How to Train Your Dragon: The Hidden World


It’s rare enough to have a sequel be as good or better than the original, but for a movie to actually have two sequels that are worthwhile is rarer still. When the original How to Train Your Dragon film came out in 2010, it was a huge hit, and a critical success (98% on Rotten Tomatoes). Then, when the sequel came out in 2014, all of those who loved the first were naturally skeptical and nervous—usually these endeavors end up being pure money grabs lacking any creativity or ingenuity—but, lo and behold, the sequel did almost as well at the box office and with reviewers, still cracking the coveted 90% mark on Rotten Tomatoes (final rating on RT was 92%). There were many fans of these movies that felt it still never got the love it deserved though, playing second fiddle to the bigger, more marketed and flashier Pixar and Disney animated movies of the last 10 years. Well, now maybe with the final movie in what can now officially be called a trilogy, How to Train Your Dragon: The Hidden World may finally bring the much-beloved films some much-deserved attention. Let’s not continue to ignore these wonderful films the way we are ignoring the similarly excellent Paddington movies.

I will admit, I am a shameless fan of How to Train Your Dragon. Director of all three movies, Dean DeBlois, and all the rest of the creators of this series have managed to strike the perfect tone with these movies, the perfect balance between saccharine and serious, infusing the series with a joy and sense of wonder that you just don’t see too often. It may not have the artistic or philosophical bent of a Spider-Man: Into the Spider-Verse, or the weepy heart-tug of a Toy Story, or the lightning-in-a-bottle cultural relevance of Frozen, but what these movies do have is charm and simplicity. I don’t mean that in a bad way, I mean it doesn’t bite off more than it can chew and its stories are basic yet relatable. These films know their strengths lie not in fancy animation or a complicated story, but in the characters and how they relate to each other. Everything else is secondary to those relationships and that’s why these movies work so well and are so popular.

All that being said, it’s surprising how deep these movies can be when you think about it. So many basic themes are touched on, including fathers and sons, mothers and sons, friendship, first love, love of country and home, and a search for your place in the world. Before you know it, you’ll be feeling something deep in your chest and wonder how it got there, because you were too busy enjoying the delights and charms of Toothless and his friends.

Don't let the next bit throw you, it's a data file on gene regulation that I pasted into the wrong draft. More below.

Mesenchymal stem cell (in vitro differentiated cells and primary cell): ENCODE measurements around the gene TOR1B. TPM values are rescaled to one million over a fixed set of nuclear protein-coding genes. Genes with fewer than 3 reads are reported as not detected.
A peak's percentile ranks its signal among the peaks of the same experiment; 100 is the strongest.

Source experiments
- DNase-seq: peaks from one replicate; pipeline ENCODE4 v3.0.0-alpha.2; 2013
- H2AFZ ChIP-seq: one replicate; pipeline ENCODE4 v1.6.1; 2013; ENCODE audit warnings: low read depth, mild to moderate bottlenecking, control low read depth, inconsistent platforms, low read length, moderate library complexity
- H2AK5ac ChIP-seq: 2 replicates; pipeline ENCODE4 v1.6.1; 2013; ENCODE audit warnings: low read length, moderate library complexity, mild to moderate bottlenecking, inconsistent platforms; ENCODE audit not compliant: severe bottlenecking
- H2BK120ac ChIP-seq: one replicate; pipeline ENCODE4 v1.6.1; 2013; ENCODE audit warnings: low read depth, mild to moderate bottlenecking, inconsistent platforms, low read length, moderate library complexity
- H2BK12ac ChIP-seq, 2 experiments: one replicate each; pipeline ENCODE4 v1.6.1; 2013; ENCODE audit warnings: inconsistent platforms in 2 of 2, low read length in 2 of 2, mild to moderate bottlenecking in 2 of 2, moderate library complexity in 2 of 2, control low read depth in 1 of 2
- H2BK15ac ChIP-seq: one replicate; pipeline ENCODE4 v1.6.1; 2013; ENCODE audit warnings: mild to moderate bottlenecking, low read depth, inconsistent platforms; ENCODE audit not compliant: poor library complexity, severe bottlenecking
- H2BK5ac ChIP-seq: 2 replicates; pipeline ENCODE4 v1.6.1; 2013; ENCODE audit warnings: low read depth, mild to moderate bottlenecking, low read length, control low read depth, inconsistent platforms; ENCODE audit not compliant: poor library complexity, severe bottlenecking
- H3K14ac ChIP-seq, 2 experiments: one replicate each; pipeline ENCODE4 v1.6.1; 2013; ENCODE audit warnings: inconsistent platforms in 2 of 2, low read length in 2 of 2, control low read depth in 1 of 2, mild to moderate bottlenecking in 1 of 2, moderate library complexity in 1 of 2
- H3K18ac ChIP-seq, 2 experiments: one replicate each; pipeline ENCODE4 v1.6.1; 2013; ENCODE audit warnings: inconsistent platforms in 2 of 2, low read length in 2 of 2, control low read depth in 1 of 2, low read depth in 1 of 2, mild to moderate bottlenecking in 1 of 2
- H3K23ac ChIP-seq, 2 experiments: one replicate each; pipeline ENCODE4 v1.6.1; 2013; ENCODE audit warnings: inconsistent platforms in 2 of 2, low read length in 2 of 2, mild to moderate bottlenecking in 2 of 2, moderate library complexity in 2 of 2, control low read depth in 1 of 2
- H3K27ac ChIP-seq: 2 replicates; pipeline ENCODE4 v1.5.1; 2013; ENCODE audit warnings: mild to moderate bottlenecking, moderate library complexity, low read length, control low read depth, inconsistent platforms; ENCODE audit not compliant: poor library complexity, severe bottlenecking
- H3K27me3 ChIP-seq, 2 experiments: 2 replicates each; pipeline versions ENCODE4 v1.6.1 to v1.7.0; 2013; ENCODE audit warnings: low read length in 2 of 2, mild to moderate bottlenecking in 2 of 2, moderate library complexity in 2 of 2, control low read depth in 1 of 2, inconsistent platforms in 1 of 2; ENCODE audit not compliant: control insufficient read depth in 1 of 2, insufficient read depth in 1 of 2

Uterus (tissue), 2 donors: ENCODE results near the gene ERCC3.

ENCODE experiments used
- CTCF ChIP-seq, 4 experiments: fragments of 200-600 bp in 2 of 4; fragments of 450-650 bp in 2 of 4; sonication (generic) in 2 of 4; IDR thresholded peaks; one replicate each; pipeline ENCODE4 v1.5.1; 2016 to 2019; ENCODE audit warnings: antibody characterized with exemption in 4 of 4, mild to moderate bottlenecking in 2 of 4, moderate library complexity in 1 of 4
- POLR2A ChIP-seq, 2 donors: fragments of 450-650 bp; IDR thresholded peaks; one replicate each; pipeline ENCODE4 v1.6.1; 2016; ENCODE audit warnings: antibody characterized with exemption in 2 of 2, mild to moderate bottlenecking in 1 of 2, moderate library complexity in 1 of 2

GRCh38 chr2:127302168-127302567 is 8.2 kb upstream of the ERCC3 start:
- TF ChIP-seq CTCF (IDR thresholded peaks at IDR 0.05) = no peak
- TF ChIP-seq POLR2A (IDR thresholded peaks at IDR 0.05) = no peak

Now don’t get me started on Toothless, my favorite animated character perhaps ever. More than anything else, these movies are about Toothless’s journey. Toothless, for those who don’t know, is the titular dragon of the series. In the first movie, Toothless meets Hiccup, an awkward Viking teenager (voiced by Jay Baruchel) who doesn’t know how to live up to his imposing and powerful father, who happens to be the king of all the Vikings. Toothless and Hiccup become best friends and the rest of the first movie, as well as the sequel, are the adventures they take together as they both overcome their individual insecurities and their friendship grows. Vikings and dragons are supposed to hate each other and kill each other. Well, Toothless and Hiccup changed all that—and changed their worlds. But now, in the third and final installment of the series, both Toothless and Hiccup have done what we all have to do, no matter how we may not want to—grow up. And growing up often brings different priorities and different feelings. And sometimes growing up is about letting go. And this is perhaps why I love this franchise so darn much. The makers of this movie don’t linger or ruminate on these facts of life, instead they let them all play out naturally and believably, with dignity and love.

How to Train Your Dragon: The Hidden World is not perfect. There is a story thrown into the mix that involves a villain (voiced by F. Murray Abraham) that I feel is completely unnecessary, but I understand the desire to keep the movie’s energy up because so much of the rest of the movie is about how life forces us to make new choices and to make the RIGHT choices, even when they might hurt. No matter what though, this final movie of the trilogy wraps up the story wonderfully and gives us everything we need to say goodbye and be (somewhat) ok with it. Now I’m going to go hug my Toothless stuffed animal and have a good cry.